Bless the postal workers who serve faithfully

Published 5:03 pm Tuesday, January 18, 2022

Sitting in the Hamtown Barbershop chair Monday morning, I had a good view of a process I’ve observed for half a century — mail carriers organizing their daily delivery at the Smithfield Post Office. It’s always been an intriguing process to me, and a source of admiration for the workers who go about this daily ritual in summer, winter, sunshine, rain or snow.

The morning activities have been especially interesting to me. Every day, these postal employees head out to their parking lot and methodically check each of those small white-red-and-blue delivery trucks, ensuring that lights, horns, brakes — everything — works. There was a time, of course, when everything other than in-town delivery was handled in private vehicles owned by the carriers. That has changed with time and, I suspect, has created a safer environment, since the public knows when a postal vehicle is making stops.

More particularly, I have appreciated the working relationship with postal workers and most postmasters through the decades. The newspaper and Post Office have been next-door neighbors for more than 75 years, and during my years with The Smithfield Times, Post Officers consistently did their level best to ensure that our readers got their paper on time each week.

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Most weekly newspapers, their readers know, rely heavily on the U.S. Postal Service to bring their product into those readers’ homes. It’s a cooperative venture. The newspapers are expected to keep their mailing lists up to date and properly organized so that the newspapers, delivered in bundles to the Post Office, are ready to be delivered in the order that mail carriers make their runs along their routes.

Many years ago, we handled that process ourselves, most of it by manually sequencing the newspaper mailing list. Back in those days, we would deliver a set of subscriber labels on index cards to the Post Office and the carriers would “pitch” the cards into their sorting boxes in the order of delivery, then return the cards to us. Our job was to put our labels, first on old Address-o-graph plates and later in a computer, in the same order.

Over the years, mail delivery became more and more automated and route sequencing became more complex until we were forced to use a contract service to keep our list in compliance. Throughout all those years, and all those changes, the employees of the Smithfield Post Office worked alongside us to get the paper out each week.

We always contracted with a larger newspaper to print ours, and occasionally — and I emphasize occasionally — the paper would be late arriving at the Times on Wednesday mornings. When it did, postal carriers worked with us as best they could.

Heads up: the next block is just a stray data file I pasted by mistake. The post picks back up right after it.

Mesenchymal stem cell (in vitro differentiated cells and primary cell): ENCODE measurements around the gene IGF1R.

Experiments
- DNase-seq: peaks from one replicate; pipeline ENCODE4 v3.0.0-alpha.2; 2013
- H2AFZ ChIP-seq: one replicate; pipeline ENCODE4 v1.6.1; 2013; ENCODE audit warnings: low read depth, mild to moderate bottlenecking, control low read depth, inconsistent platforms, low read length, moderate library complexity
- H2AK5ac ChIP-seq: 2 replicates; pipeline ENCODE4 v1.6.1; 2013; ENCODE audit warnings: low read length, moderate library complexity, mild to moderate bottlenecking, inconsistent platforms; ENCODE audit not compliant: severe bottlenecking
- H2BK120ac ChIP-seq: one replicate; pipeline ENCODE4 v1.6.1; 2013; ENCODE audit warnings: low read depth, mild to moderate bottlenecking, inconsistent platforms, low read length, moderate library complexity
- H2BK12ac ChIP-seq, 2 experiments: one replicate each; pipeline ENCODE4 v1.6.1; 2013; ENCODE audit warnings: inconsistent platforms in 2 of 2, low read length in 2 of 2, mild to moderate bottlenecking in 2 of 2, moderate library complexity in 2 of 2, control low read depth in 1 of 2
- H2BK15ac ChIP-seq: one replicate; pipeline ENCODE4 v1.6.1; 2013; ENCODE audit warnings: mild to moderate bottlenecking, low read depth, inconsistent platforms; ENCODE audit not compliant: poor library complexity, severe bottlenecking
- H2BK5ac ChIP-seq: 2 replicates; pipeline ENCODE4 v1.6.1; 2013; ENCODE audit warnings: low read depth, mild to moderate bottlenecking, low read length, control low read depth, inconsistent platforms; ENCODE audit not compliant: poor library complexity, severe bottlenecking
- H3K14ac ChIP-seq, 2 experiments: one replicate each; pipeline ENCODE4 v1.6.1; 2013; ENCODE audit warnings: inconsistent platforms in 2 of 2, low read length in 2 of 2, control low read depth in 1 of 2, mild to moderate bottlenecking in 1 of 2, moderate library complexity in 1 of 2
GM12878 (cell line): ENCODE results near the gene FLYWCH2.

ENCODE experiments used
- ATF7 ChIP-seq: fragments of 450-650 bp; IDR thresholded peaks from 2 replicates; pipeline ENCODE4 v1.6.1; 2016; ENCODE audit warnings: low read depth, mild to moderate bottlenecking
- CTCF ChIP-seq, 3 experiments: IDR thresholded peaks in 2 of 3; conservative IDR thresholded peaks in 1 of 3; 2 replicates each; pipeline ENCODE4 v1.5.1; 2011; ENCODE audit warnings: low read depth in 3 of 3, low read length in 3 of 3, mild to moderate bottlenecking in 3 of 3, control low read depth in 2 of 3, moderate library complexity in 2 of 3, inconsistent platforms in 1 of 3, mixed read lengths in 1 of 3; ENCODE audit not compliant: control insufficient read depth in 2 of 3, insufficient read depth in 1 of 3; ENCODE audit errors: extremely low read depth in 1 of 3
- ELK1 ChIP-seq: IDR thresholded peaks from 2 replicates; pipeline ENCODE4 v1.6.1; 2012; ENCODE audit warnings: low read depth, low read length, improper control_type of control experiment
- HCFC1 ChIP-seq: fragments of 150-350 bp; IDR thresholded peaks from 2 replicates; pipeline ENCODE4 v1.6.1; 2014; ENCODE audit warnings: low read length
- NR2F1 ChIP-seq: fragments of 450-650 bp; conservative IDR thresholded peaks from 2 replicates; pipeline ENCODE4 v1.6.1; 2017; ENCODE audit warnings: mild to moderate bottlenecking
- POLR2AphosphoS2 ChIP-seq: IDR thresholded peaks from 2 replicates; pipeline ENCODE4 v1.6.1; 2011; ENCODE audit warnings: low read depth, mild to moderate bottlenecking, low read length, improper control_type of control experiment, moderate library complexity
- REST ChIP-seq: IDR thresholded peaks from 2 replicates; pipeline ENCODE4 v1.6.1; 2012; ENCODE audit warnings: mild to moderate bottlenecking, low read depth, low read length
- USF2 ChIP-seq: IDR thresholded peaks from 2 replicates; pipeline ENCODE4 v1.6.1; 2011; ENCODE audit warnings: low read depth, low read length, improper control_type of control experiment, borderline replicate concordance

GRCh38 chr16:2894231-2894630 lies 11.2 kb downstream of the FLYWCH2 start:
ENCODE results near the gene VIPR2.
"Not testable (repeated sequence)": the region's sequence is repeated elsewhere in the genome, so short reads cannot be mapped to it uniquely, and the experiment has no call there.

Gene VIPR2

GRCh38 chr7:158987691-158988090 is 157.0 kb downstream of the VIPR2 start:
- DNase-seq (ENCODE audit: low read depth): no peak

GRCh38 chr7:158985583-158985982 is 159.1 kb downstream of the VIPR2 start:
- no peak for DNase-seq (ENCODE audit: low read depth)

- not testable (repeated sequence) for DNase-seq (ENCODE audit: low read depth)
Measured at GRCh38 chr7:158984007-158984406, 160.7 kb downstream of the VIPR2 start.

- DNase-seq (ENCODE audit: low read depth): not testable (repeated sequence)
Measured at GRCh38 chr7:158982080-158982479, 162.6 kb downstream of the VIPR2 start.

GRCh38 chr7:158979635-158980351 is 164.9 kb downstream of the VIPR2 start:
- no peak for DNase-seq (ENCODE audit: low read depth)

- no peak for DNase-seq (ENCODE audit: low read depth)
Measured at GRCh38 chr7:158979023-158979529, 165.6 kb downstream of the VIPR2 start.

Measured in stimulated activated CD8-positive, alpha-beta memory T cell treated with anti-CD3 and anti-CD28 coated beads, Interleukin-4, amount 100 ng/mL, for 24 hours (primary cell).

Of course, we also had the world’s best part-time employees in our mailroom. These folks, generally retired and looking for a few hours of work each week, would come in on their own as early as 4:30 on Wednesday mornings and begin labeling and organizing papers. Their dedication and good humor made working with the Post Office and anybody else a pleasure.

All of which is not to say there weren’t problems with postal delivery. Out-of-town delivery was always problematic, but as the Postal Service consolidated more and more operations into major distribution centers, out-of-town delivery became less and less dependable. Papers that once arrived at an address in North Carolina on, say, Friday, in later years might not get there until the following Tuesday or Wednesday.

But none of those problems were the fault of our local postal workers. They were, and I suspect still are, among the finest public servants that can be found anywhere.


Speaking of public service

There’s a long tradition in this community that will be taking shape once more this spring — the Citizen of the Year.

Since 1971, the Smithfield Ruritan and Rotary clubs have each year recognized individuals who have contributed uniquely to the community. The first person recognized was the late Dr. A.C. Rogers, who played a huge role in creation of the Isle of Wight Rescue Squad. Two years later, it was former Lt. Gov. A.E.S. Stephens, who in his role of presiding over the state Senate, cast the deciding vote to end massive resistance in Virginia. Since then, former fire chiefs, physicians and Boy Scout leaders have been recognized, among others. To date, 42 persons have been honored for their contributions.

The Rotary and Ruritan Clubs are now accepting nominations for Citizen of the Year, but time is fleeting. If you have a nomination for this prestigious recognition, submit it to Citizen of the Year, P.O. Box 1004, Smithfield, VA 23431 or email to